Back a couple of days early due to a medical emergency on Shanell's mom's side of the family, cutting the stay to move Shanell in short. Kind of a bummer, really, but we were at least able to get Shanell moved in, the bed set up, found a bike...just didn't find a desk. Fortunately her roommate has a vehicle and should be able to transport something in the near future.
Well...this is quite the opposite of last week. I suppose this is just the kind of week I needed after last week's behemoth, and sometime before next Wednesday I have to go and buy textbooks (art history textbooks no less!), so maybe this is the end of the summer comics gravy train. God knows I could actually bother to read a lot of the stuff I've bought so far, instead of just looking forward to what is coming out next week.
Couple of different singles coming in this week, but the one I'm most looking forward to is FINAL CRISIS: SUPERMAN BEYOND #1 by Grant Morrison and Doug Mahnke (last time I checked). Honestly, Morrison has been pretty hit and miss with his current DC output. I guess what I'm hoping for here is something in the vein of ALL-STAR SUPERMAN and not...well, FINAL CRISIS #1 or #3....or the worst parts of his BATMAN run so far. But hey, he has Mahnke on art here (in 3D!), who did a pretty good job of communicating Morrison's script coherently and entertainingly in SEVEN SOLDIERS: FRANKENSTEIN, so I have some hope still.
FOUNDATION, by John Rozum and ; I loved MIDNIGHT, MASS, and hopefully DC will be publishing XOMBI in the near future now that they have Mosaic. I don't think I am expecting much from this, but I have a real soft spot for Rozum (I put him in the same camp as Dan Curtis Johnson...a writer who is sort of a third stringer comics writer who does some really solid, entertaining stuff when they do it). Honestly, if you stopped to ask me what this was even about, I couldn't tell you. This sadly might find itself very quickly on the giant pile of trades I have where it is all the more modern, self-contained stuff....FAKER, UMBRELLA ACADEMY...it is a pile of stuff that just keeps growing as it gets shouldered aside for my reading books out from the library, older, 'classic' archival material....we shall see.
MAGGIE THE MECHANIC, by Jaime Hernandez; like I said a few weeks ago, I don't even think I've ever read any Jaime's stuff, and have read almost all of Gilbert's stuff. I think the offbeat, stream of conscious, dream style of Gilbert has always (and might always) appeal to me more than Jaime, but his interview with Todd Hignite in IN THE STUDIO got me at least interested enough to try his Locas stuff.
ICE HAVEN, by Daniel Clowes; because apparently it is an improvement of the original EIGHTBALL #21. I haven't read this material for years, so I'm looking forward to the nicely designed book too. I might find all of this far more enlightening too, after reading more about the comic strips that Clowes was being inspired from when working on this (kind of like if I went and re-read Spiegelman's IN THE SHADOW OF THE TOWERS, now that I've actually read some of the Sunday newspaper material Spiegelman is referencing).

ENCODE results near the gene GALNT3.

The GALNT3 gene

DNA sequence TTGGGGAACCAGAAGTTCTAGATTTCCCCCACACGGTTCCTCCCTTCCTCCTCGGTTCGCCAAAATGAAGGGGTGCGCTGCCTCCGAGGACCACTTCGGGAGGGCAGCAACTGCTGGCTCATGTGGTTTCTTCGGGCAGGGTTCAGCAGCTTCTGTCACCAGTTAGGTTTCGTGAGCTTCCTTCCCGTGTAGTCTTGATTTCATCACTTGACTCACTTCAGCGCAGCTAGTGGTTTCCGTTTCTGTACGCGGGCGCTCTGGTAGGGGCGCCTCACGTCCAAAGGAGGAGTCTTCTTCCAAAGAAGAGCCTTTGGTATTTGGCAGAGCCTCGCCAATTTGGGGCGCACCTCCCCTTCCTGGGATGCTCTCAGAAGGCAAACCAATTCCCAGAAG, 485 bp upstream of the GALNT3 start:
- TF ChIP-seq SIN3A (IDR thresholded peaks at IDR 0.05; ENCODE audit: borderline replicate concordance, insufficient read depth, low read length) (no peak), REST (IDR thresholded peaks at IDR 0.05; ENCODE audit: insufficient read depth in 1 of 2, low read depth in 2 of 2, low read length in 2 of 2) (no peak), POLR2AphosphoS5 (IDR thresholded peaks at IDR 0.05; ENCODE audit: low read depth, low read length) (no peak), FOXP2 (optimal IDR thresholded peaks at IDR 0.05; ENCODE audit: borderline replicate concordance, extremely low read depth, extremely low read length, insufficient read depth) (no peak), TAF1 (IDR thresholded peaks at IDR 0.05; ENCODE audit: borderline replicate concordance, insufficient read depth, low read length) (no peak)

Outside the comic store, I have been up to my old Ebay hijinx. So what have I found? We've got sort of a Art Spiegelman theme going on...
JACK COLE & PLASTIC MAN, by Art Spiegelman and Chip Kidd; From the plastic cover to the low-quality/high quality scans of the material, this book is just absolutely beautiful and, in some ways, is probably one of the best ways to get the Jack Cole PLASTIC MAN experience without having to spend $50 on the DC ARCHIVES with their lavishly cleaned up production. This reminds me a lot of that PEANUTS: THE ART OF CHARLES SCHULZ book from a few years ago (also designed by Chip Kidd), with the brown and yellow original pages, contextualizing with the merchandise...a real nostalgia item that actually captures nostalgia perfectly.
COMPLETE CHESTER GOULD DICK TRACY Vol. 1, by Chester Gould; What hoops I had to run through to find a copy of this. Apparently there is a softcover edition coming out early next year, but I had the interest now. My purchasing this came from the panel examples in Brian Walkers THE COMICS: BEFORE 1945, and Art Spiegelman and Chris Ware both talking about Gould in IN THE STUDIO, and I've read about a third of it so far and absolutely love it. My enjoyment of it comes from basically reading almost every male character with the same James Cagney sneer. The situations and dialogue or so naive and sincere, I've had such a blast going through this. About every five pages I have to stop myself from leaping up and scanning in an individual panel. I keep getting the urge to kind of do a remix of the first DICK TRACY comic, to really play up the plotting of it...but that kind of misses the point of looking back at this material. Still, it would probably make for a pretty hilarious read....maybe....